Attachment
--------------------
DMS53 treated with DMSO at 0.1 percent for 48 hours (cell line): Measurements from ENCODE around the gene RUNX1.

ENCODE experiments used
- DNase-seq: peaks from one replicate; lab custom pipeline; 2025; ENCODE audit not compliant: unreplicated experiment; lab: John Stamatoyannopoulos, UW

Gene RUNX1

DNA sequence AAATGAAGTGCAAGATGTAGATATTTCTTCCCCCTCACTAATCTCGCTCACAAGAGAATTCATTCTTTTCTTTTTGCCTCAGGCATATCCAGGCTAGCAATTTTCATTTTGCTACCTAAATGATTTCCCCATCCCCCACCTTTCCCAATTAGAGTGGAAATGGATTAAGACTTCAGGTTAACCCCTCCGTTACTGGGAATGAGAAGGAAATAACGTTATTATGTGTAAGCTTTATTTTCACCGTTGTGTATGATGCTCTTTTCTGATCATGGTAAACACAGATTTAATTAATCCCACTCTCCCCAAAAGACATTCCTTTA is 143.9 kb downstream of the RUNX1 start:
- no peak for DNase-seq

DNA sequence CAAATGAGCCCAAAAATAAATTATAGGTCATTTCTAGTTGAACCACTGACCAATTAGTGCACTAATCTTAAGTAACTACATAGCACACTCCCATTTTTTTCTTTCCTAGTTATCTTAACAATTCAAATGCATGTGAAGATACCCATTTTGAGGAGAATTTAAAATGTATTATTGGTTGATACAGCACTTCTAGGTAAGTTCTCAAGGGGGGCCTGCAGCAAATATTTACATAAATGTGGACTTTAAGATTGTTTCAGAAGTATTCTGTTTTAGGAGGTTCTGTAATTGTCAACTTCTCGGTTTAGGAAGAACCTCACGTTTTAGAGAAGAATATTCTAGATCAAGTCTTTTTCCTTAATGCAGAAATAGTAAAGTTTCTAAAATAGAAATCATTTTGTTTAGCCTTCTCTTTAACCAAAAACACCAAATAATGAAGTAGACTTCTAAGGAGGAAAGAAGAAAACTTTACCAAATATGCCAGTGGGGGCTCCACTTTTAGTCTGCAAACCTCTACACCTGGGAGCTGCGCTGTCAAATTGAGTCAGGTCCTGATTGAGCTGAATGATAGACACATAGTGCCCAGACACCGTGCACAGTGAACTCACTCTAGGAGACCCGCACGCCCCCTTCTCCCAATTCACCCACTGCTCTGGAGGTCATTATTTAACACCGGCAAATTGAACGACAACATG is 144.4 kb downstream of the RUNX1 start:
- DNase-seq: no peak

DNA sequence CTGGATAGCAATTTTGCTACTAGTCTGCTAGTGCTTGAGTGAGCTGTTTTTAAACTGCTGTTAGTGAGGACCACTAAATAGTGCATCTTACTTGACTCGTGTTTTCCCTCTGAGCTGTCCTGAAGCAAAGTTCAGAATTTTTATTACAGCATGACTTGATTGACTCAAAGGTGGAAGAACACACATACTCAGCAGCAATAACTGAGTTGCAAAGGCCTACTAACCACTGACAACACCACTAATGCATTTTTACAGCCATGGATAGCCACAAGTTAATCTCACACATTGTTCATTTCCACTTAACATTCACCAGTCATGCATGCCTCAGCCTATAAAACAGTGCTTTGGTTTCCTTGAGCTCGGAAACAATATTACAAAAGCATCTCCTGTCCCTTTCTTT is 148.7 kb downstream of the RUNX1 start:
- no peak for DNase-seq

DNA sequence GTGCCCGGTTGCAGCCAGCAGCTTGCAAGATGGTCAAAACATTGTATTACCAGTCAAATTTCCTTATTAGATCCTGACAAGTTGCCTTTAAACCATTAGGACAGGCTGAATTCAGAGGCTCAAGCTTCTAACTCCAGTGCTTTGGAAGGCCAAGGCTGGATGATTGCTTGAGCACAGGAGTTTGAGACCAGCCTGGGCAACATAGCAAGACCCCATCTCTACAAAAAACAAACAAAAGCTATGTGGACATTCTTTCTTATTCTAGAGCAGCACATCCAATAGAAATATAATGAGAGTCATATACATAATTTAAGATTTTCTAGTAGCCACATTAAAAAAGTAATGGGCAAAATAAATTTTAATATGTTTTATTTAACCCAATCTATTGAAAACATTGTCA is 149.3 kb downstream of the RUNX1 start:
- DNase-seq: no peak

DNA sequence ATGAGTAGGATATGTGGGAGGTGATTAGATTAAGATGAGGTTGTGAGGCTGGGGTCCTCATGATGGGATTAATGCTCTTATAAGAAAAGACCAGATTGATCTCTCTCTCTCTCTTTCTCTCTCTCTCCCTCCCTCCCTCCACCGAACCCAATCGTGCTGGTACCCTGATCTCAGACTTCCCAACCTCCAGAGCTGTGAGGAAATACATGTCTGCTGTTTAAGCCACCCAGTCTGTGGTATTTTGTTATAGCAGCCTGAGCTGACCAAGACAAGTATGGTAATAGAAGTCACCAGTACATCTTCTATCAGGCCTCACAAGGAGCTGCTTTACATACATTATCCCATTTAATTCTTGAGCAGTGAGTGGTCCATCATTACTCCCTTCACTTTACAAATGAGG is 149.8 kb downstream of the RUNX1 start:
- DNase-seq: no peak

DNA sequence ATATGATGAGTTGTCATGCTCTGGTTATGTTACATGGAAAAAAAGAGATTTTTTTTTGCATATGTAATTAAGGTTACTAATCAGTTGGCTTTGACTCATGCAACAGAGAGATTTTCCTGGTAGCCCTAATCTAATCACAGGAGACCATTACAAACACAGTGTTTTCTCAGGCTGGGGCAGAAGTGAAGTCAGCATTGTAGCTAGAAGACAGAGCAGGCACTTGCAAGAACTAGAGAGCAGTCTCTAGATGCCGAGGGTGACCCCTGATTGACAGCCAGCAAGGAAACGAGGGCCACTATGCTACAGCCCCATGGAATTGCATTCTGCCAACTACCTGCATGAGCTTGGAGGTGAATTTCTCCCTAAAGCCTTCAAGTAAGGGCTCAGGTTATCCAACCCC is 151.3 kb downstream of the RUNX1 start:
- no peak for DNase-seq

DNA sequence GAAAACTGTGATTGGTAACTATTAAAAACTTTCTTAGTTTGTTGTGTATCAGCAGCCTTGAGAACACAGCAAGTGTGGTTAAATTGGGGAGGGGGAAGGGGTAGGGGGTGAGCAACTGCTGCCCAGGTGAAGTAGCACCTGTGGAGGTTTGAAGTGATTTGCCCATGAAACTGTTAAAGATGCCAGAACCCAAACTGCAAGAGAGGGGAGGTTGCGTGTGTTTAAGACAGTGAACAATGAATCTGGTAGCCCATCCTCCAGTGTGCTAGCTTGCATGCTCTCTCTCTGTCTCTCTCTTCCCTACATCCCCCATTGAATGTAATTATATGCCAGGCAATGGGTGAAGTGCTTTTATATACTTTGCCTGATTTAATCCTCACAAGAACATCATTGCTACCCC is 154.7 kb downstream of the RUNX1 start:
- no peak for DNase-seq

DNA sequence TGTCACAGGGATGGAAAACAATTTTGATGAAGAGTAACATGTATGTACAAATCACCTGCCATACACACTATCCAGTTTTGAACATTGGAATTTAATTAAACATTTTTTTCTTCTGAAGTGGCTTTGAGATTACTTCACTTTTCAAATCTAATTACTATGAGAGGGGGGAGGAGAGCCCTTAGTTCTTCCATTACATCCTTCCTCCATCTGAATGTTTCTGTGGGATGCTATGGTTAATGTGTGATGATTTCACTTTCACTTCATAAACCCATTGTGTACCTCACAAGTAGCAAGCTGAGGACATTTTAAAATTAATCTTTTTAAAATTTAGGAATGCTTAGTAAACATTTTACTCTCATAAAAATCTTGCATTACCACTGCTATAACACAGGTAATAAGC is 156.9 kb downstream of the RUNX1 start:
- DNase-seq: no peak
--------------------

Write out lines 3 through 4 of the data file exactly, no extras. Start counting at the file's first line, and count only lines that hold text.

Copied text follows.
- DNase-seq: peaks from one replicate; lab custom pipeline; 2025; ENCODE audit not compliant: unreplicated experiment; lab: John Stamatoyannopoulos, UW

Gene RUNX1